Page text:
plots.

Over the years, it seems, we see less and less of Police Officers patrolling our
Parish, let alone our village. We have seemingly learned to accept, and tolerate this
situation. Nether Heyford, as of April 2019, will share a PCSO, with Bugbrooke. This
is intended to reassure villagers, and provide a precepted community spirited
service for our village. I would encourage residents to get to know him, and
welcome him to Nether Heyford.

The siting of two defibrillators within Nether Heyford, one at One Stop, and the other
near the Bowls Club in the Playing Field area, continue to provide a public service
that will save lives. They are accessed, on need, with a code provided by the
Ambulance Service. Both machines are inspected on a monthly basis, and kept to a
high standard.

Street lights in Nether Heyford, have over the years had problems. The existing
lights are dated, and of mixed types. As a result they are expensive to maintain, and
are limited in the light they provide. The Parish Council are considering replacing
existing lights, and adding some in new areas. In effect redesigning the lighting
system replacing them with a more modern, and efficient system. New LED lighting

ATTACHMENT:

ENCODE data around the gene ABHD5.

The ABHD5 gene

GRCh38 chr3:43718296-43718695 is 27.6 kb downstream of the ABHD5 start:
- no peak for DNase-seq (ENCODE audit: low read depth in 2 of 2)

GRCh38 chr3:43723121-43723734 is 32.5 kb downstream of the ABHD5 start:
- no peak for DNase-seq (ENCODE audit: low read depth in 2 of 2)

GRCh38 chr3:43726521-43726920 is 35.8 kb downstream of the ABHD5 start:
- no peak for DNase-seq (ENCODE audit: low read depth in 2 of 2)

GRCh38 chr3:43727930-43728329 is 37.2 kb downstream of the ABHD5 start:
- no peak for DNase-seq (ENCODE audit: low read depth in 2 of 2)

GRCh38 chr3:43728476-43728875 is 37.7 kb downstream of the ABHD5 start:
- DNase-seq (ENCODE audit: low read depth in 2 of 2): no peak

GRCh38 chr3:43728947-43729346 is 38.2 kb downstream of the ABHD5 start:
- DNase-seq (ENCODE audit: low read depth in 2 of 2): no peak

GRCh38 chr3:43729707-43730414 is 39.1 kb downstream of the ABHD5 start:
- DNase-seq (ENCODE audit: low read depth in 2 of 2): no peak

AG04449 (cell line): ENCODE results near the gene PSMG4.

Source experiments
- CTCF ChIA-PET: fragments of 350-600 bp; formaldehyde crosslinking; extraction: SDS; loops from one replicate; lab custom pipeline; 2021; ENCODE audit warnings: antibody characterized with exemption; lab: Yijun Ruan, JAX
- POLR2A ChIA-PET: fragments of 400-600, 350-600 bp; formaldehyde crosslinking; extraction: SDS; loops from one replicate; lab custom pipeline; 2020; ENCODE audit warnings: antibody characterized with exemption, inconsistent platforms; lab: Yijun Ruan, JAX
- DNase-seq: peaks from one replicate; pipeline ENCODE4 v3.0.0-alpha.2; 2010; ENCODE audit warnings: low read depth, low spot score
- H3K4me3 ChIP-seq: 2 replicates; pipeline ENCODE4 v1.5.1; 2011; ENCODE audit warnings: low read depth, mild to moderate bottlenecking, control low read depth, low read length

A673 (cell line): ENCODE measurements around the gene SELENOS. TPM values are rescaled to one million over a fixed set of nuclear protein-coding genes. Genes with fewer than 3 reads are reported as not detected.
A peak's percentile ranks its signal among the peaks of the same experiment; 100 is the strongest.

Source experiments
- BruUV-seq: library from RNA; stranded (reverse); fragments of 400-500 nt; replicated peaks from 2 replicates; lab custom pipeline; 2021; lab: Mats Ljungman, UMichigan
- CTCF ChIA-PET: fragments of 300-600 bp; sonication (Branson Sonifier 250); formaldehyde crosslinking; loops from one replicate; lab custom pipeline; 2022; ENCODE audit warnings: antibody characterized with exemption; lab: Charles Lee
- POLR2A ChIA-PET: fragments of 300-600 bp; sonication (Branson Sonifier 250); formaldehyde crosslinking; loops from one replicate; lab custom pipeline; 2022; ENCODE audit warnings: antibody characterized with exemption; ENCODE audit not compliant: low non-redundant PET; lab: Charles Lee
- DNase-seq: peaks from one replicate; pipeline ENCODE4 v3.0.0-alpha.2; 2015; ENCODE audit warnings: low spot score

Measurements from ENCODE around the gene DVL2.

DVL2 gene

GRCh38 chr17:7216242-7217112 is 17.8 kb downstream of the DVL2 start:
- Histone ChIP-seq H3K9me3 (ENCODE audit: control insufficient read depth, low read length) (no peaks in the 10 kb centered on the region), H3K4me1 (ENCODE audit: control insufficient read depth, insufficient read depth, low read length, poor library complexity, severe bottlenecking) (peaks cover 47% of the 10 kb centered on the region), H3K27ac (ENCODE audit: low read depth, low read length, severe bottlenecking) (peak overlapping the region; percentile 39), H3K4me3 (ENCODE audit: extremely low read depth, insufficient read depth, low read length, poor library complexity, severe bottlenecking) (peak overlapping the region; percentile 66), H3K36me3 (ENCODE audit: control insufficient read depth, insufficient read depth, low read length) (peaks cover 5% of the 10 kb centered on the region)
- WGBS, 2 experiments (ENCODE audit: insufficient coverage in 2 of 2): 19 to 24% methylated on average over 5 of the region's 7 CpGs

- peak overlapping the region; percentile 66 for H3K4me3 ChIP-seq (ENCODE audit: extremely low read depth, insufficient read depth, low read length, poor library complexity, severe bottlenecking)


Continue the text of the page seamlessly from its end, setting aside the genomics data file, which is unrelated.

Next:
will be more environmentally friendly, provide more effective lighting, and be
cheaper to run. Consultation within Nether Heyford as to type, style, and placement
of new lighting will be announced, hopefully via the new website.

Nether Heyford Parish Council have a somewhat neglected website, and it has
become normal to communicate and allow communication, in the 21st century, so
that everyone knows what is going on. With this in mind, the Parish Council will be
working with Mr Jez Wilson, to ensure the creation of a new website, that will be fit
for purpose, and accessible to all.

I would like to thank, Mr Guy Ravine, Parish Clerk, for his excellent services, and
patience. Also the enthusiastic, forward thinking and progressive members of
Nether Heyford Parish Council.

There are still vacancies on the Parish Council, please give serious thought to
volunteering.

Charles Kiloh
Chairman – Nether Heyford Parish Council

For further useful information about Nether Heyford Parish Council and full contact details for the clerk and the councillors please visit our Nether Heyford Parish Council page.

Nether Heyford Parish Council – About Us

Nether Heyford has a Parish Council of 9 members and a Parish Clerk. The Council meets in the Baptist Chapel Schoolroom (situated between the Village Hall and the Baptist Chapel overlooking the green) on the first Monday of each month at 7.30 pm (unless stated otherwise and notified via The Prattler and village noticeboards)